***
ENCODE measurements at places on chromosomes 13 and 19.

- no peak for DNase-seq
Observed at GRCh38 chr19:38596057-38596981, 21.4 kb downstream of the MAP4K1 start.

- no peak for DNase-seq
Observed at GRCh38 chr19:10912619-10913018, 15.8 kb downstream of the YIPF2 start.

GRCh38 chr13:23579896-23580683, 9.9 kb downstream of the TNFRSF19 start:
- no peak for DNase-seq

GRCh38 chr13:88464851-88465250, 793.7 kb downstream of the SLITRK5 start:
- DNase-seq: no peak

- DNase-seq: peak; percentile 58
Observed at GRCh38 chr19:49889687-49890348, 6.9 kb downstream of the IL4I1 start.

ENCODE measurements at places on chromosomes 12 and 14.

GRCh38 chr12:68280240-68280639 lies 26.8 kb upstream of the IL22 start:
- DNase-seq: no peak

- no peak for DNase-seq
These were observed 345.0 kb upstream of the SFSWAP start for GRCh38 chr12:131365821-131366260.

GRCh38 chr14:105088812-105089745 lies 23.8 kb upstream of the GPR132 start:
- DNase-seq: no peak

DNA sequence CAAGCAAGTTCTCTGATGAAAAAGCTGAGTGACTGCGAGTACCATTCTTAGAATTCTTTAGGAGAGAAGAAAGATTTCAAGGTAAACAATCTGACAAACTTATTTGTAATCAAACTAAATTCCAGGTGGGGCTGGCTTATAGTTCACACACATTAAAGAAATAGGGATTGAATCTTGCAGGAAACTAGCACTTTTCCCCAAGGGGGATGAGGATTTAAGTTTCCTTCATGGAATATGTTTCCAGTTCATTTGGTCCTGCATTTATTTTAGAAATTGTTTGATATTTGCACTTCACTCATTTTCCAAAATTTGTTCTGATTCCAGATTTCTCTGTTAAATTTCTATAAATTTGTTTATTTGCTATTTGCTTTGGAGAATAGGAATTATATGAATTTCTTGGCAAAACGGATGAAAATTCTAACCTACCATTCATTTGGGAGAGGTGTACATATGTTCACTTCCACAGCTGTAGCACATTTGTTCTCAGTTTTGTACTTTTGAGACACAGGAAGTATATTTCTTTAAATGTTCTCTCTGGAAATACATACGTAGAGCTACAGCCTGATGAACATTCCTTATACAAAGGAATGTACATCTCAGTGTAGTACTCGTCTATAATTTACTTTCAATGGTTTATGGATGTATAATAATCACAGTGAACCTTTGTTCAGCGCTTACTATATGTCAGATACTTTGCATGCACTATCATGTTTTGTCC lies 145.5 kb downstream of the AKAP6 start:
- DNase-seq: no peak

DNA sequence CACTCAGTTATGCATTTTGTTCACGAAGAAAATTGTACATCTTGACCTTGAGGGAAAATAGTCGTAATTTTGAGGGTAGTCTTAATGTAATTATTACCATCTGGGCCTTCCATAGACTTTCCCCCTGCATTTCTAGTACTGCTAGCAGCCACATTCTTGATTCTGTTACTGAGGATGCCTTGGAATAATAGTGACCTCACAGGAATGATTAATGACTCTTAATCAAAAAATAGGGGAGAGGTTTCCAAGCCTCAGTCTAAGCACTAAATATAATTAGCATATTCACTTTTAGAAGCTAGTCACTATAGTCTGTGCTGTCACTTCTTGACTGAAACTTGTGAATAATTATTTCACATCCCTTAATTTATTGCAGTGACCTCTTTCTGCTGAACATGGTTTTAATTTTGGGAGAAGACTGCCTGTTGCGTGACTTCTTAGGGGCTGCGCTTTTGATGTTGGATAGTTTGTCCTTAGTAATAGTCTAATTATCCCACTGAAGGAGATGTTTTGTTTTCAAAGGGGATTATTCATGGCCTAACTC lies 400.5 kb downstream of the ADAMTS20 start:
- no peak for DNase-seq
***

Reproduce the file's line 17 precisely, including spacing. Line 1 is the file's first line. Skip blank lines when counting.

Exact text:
GRCh38 chr14:105088812-105089745 lies 23.8 kb upstream of the GPR132 start: